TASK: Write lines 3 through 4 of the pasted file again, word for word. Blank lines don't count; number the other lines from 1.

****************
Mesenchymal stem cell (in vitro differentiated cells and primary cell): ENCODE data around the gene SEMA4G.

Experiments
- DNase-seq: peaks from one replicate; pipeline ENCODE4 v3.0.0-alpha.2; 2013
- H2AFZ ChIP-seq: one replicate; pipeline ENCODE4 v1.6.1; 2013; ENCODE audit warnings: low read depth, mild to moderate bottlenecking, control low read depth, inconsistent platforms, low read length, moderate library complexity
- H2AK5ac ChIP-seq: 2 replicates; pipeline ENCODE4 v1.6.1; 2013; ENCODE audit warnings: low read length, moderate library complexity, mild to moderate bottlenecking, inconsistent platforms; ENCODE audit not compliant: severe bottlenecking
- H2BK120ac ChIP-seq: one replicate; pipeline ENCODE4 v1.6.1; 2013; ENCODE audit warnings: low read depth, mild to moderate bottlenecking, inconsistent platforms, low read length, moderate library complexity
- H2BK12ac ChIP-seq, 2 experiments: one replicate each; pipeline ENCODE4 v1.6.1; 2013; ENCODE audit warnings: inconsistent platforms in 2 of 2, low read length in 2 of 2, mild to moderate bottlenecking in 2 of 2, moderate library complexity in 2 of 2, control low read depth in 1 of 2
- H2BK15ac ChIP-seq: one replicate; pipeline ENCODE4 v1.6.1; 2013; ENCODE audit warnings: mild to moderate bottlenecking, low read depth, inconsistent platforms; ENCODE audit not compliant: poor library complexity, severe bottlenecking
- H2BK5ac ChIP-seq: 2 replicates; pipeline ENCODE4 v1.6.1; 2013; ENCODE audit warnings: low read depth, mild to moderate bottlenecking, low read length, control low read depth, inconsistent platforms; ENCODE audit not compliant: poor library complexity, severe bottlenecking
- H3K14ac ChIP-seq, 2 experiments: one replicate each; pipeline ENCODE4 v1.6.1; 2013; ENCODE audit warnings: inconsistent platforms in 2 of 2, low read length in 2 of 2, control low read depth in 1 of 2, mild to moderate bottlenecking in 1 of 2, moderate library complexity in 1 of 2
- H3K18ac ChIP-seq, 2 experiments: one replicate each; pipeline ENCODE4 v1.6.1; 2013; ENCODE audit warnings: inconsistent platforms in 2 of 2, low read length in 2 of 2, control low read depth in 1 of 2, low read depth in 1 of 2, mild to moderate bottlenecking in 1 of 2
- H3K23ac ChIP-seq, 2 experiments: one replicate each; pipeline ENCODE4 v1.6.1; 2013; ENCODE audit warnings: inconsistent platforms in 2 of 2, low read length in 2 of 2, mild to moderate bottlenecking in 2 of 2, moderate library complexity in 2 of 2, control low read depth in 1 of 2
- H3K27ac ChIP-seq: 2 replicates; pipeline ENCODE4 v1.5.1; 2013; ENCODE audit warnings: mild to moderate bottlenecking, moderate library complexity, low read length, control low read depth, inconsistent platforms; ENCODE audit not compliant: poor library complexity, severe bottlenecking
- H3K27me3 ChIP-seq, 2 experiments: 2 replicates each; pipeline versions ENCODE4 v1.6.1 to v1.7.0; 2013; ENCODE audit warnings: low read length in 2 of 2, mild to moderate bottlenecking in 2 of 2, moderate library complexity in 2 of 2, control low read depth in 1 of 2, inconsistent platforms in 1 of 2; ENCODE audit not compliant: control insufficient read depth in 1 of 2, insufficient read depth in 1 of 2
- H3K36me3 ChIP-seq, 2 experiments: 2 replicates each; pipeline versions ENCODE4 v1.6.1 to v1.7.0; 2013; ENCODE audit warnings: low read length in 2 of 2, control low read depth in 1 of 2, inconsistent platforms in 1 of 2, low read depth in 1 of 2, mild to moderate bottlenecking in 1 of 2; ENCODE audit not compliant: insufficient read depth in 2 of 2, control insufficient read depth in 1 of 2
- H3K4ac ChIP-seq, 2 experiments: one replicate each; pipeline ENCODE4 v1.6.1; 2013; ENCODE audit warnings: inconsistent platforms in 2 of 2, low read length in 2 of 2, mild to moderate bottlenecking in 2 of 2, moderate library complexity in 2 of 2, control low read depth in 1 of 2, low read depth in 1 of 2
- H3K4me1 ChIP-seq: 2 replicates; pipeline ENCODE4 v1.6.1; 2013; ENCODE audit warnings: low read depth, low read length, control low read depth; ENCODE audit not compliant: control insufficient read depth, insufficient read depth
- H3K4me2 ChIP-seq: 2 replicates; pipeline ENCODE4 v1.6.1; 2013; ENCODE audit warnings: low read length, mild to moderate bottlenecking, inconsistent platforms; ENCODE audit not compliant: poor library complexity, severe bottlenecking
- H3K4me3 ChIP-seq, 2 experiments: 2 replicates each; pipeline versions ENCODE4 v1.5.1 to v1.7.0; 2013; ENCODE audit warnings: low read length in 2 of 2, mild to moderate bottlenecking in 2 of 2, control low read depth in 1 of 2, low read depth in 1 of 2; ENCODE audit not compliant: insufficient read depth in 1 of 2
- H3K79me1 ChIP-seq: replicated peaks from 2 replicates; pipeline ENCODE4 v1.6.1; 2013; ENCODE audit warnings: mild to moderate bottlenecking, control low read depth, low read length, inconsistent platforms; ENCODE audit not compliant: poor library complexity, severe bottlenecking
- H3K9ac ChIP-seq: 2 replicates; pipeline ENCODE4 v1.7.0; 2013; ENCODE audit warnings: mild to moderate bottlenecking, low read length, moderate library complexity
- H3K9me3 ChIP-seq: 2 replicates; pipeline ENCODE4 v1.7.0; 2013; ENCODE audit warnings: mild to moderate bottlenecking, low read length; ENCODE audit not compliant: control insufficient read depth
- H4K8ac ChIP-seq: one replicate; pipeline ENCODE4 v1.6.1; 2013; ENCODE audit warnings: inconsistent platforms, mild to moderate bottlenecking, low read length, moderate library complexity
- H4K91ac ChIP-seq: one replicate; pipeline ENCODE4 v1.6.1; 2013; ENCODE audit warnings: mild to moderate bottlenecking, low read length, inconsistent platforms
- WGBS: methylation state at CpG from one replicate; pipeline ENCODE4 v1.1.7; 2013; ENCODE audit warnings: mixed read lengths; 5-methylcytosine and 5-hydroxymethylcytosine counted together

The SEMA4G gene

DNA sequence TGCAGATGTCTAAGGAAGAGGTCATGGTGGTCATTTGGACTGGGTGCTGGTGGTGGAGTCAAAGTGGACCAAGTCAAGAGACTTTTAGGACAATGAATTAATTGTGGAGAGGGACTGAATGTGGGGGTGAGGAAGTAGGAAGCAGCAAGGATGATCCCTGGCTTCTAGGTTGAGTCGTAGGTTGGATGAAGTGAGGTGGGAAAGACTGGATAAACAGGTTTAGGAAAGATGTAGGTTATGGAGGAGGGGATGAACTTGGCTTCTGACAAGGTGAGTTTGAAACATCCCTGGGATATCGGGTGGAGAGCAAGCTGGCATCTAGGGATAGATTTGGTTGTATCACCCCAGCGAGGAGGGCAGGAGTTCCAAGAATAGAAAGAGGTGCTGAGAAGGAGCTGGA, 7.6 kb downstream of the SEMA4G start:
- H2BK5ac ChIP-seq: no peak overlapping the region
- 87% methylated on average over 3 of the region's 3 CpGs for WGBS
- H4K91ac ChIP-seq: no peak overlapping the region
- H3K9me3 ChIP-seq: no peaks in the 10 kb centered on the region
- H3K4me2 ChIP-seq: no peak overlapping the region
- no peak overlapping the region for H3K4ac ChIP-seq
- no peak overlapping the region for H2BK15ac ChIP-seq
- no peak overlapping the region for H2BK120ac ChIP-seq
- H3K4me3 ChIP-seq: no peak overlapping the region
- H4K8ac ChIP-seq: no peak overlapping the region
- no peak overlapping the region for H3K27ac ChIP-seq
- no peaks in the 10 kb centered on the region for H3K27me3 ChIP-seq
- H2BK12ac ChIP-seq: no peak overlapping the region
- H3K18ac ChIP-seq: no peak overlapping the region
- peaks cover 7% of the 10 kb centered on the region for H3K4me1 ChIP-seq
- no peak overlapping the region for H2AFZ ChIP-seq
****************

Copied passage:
- DNase-seq: peaks from one replicate; pipeline ENCODE4 v3.0.0-alpha.2; 2013
- H2AFZ ChIP-seq: one replicate; pipeline ENCODE4 v1.6.1; 2013; ENCODE audit warnings: low read depth, mild to moderate bottlenecking, control low read depth, inconsistent platforms, low read length, moderate library complexity